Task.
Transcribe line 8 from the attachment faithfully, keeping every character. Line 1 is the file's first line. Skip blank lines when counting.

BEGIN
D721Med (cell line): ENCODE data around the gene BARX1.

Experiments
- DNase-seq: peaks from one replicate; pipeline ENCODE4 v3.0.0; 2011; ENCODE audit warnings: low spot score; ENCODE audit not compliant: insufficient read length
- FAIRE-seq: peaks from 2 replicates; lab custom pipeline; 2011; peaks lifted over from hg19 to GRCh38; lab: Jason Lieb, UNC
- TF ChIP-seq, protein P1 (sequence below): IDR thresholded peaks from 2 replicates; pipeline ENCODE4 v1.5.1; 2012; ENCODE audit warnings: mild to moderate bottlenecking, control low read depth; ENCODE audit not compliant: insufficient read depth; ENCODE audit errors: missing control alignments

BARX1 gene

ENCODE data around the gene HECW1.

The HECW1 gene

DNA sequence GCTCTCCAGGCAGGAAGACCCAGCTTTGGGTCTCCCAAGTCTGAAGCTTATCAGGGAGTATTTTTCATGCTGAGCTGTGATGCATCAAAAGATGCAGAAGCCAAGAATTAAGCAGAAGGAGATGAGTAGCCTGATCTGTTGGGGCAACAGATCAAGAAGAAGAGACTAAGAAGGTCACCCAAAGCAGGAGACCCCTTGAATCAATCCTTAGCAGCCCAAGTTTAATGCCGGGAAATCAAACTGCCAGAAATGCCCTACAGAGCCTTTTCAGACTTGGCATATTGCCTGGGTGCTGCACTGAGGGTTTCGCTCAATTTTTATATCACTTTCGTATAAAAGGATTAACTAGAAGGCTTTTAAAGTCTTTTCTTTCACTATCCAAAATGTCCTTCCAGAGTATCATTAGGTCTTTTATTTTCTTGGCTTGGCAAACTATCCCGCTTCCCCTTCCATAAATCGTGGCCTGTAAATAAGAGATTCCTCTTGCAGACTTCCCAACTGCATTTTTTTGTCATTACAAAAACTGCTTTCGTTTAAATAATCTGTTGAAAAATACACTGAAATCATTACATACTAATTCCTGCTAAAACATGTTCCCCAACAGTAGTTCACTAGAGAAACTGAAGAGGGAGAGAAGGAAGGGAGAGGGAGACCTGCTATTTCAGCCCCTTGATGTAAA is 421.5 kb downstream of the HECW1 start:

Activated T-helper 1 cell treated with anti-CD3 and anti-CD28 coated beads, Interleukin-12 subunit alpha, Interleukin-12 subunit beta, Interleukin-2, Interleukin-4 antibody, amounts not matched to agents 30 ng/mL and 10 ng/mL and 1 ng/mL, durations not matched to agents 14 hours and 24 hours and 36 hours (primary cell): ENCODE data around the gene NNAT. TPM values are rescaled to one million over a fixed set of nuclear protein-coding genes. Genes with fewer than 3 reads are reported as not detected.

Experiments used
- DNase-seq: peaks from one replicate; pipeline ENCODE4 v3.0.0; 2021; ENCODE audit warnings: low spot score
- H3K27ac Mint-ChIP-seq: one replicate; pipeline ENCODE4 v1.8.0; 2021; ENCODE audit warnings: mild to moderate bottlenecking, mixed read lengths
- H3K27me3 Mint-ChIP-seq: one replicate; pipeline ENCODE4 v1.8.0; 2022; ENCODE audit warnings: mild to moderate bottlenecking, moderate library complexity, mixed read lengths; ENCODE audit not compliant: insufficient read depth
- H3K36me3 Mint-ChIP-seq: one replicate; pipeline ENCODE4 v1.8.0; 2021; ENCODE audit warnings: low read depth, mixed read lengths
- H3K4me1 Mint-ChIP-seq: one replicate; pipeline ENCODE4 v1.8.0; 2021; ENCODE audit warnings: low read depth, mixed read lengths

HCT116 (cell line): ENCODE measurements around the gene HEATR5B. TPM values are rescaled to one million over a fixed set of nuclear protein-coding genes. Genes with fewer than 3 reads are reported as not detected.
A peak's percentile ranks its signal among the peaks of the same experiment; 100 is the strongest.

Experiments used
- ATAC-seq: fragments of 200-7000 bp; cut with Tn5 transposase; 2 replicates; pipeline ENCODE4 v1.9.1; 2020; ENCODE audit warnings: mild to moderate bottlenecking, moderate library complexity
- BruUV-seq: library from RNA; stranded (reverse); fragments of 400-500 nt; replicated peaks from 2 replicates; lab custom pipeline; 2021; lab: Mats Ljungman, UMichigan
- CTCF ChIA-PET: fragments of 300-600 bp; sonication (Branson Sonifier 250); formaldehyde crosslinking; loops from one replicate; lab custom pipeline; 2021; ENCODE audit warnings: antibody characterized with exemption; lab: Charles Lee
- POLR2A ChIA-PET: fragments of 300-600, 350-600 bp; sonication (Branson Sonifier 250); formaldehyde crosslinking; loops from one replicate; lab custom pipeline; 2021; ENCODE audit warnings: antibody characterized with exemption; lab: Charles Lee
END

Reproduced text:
The HECW1 gene